Michaela Jae Rodriguez
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A Trans Bathroom in Cartagena

cartagena

There is a gender-neutral bathroom in the Cartagena airport. Really.

I write this with some amazement. Every summer my family tries to take a vacation to someplace outside the U.S. One of the most humiliating parts of this for me is bathroom access.

I usually wear several layers, because airports and often airplanes can be over-air-conditioned. If I walked in, all six feet tall, with my short hair, lack of makeup, and rangy build, it’s going to cause a hassle.

I could  have used the men’s room, and I have on occasion, but it always feels wrong, and humiliating in a different sort of way.

It’s not that I’m a virgin in that area; quite the contrary. I lived as a boy for the first 26 years of my life. But being surrounded by men doing intimate things, watching them pull out their junk at the urinals, just feels gross to me now. Come to think of it, it always did.

So I do the next best thing. I take off all my outerwear and sling it over my rollerboard. I’m always wearing a T-shirt, so women can see my (definite if diminutive B-cup) chest. As I enter the ladies' room, I run my hand fetchingly through my hair several times for anyone nearby.

This, along with the sight of my chest, seems to get me by. Women will stare, not to mention their boyfriends and husbands waiting just outside. But no one has stepped me or dimed me out to the cops. At least not yet.

I wash my hands as quickly as I can or just skip it altogether. I get that anxious feeling until the moment I’m back safely in the hallway, and even then I sometimes check to see if there’s anyone at my back.

It’s not that I’m fooling anyone. I look about as much like a cisgender woman as I do a basset hound.

It’s just that I seem able to convince everyone that I probably don’t belong in the men’s room either, and if I’m not female I’m at least femin-ish and harmless.

I hate it. I hate it every time. I especially hate it when my daughter needs me to take her, as happened in the airport, because she is now old enough now to recognize this insipid dance I do to protect myself from cisgender prejudice and watches, wordlessly discouraged, as I perform it.

Which brings us back to Cartagena, a lovely Caribbean seaport town in Colombia. What I mean to say is that it is not the center of the politically correct universe. Nor it is stacked with slavering social justice warriors.

Yet there is this bathroom. Like all the others, they dress it up a bit by also making it a baby-changing station, but let’s face it — awareness of babies has been around a lot longer than awareness of trans people. And they never bothered to create these third bathroom options until now. So clearly this is about trans people, and the baby-changing thing is just along for the ride.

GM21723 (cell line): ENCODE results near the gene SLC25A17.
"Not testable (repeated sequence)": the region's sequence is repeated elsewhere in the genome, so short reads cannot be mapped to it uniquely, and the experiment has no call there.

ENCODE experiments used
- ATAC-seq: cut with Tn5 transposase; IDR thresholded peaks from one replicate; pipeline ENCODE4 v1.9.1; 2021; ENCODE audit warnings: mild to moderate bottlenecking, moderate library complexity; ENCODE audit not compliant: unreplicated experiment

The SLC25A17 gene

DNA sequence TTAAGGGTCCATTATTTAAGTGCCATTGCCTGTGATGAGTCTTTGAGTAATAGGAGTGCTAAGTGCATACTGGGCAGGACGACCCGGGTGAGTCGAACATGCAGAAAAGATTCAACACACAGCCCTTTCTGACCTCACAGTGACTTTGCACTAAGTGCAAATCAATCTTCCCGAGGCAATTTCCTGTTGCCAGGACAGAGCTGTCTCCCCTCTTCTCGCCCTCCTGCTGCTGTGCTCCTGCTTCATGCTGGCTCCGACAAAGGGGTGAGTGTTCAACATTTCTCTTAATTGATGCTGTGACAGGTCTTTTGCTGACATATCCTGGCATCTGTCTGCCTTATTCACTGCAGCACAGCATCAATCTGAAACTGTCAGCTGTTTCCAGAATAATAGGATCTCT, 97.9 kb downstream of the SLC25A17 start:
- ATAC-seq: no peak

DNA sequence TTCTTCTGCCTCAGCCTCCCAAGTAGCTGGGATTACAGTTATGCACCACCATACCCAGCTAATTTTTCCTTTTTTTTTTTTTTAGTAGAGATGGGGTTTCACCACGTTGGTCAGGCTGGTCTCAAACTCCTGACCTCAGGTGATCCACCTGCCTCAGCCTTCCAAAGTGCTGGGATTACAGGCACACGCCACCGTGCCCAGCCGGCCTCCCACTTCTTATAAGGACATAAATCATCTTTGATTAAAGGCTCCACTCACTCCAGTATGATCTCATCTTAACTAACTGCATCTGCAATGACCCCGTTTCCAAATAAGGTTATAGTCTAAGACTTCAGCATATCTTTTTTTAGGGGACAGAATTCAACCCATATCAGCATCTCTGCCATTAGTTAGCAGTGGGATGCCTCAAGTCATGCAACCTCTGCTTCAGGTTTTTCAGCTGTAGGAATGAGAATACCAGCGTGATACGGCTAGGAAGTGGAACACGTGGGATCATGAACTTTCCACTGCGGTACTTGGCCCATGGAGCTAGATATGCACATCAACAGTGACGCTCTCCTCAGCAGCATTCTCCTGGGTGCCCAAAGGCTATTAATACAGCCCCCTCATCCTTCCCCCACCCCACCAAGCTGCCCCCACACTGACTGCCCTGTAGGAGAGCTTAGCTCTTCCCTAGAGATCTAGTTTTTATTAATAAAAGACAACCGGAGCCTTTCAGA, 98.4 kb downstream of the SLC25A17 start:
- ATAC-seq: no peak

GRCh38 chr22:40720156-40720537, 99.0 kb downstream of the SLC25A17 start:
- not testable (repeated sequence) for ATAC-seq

So as my daughter and I went into the room together, I began thinking about how incredible it felt for me to not have to do my little bathroom dance. For me to have a place even I felt comfortable and safe from the stares or incipient hassles. Even in Cartagena.

And I have thought a lot about this. Accompanying this article is a picture from a small Cartagena boutique hotel in the central historical district. I didn’t go looking for this — we’d just stopped in for coffee. But I was totally delighted to see it. A metal bathroom symbol with a group of four people on it.

I don’t think I’ve ever seen this before — not even in the urban gay ghettos we tend to inhabit. Since it wasn’t the standard boy/girl signs every bathroom sports, the owner probably had to get it specially made.

It was just this random, small, wonderful statement about inclusion and a desire to avoid someone gender-nonconforming feeling uncertain, unwelcome, or demeaned.

What to make of all this? I used to think that bathrooms were our Achilles’ heel. It is diminishing and degrading to have to launch a political argument based on something as small and personal as the need to pee. We have so many more important and pressing issues. Who wants to make a big public deal about needing to go to the toilet? I haven’t done that since kindergarten. OK, 10th grade. But still, you get my drift.

But I’m beginning to rethink that. This very prosaic-ness may actually be a strength. For one thing, the urgent need for a restroom is also something everyone can relate to — trans and cisgender alike. And unlike hormones or surgery, it has deeply affects trans kids as well. Again, unlike hormones, surgery, or even employment discrimination, it affects you nearly any day — every time you leave your home.

This is a small act that nearly every business or institution, from a huge Fortune 100 to a corner bodega, can think about and act on, because bathrooms are everywhere. In fact, the growing awareness that we don’t feel safe doing something as necessary and mundane as using a public facility when we have a pressing need to urinate has become a vivid illustration of the full breadth of unseen and unrecognized challenges that those of us who are gender-different face every day.

It doesn’t hurt that pondering alternatives to rigid boy/girl bathrooms also forces cisgender people to rethink binary genders too and become aware that not all of us fit in. Or want to.

And if my Cartagena experience is any evidence, this awareness is now going viral, and global, and very quickly indeed. This would have been unthinkable just 10 years ago.

So maybe it’s a small change, but small changes can also be very profound — and profoundly encouraging, especially if you and your daughter need to use El Cuarto de las Mujeres in the Cartagena city airport.

RIKI WILCHINS is an author and advocate.

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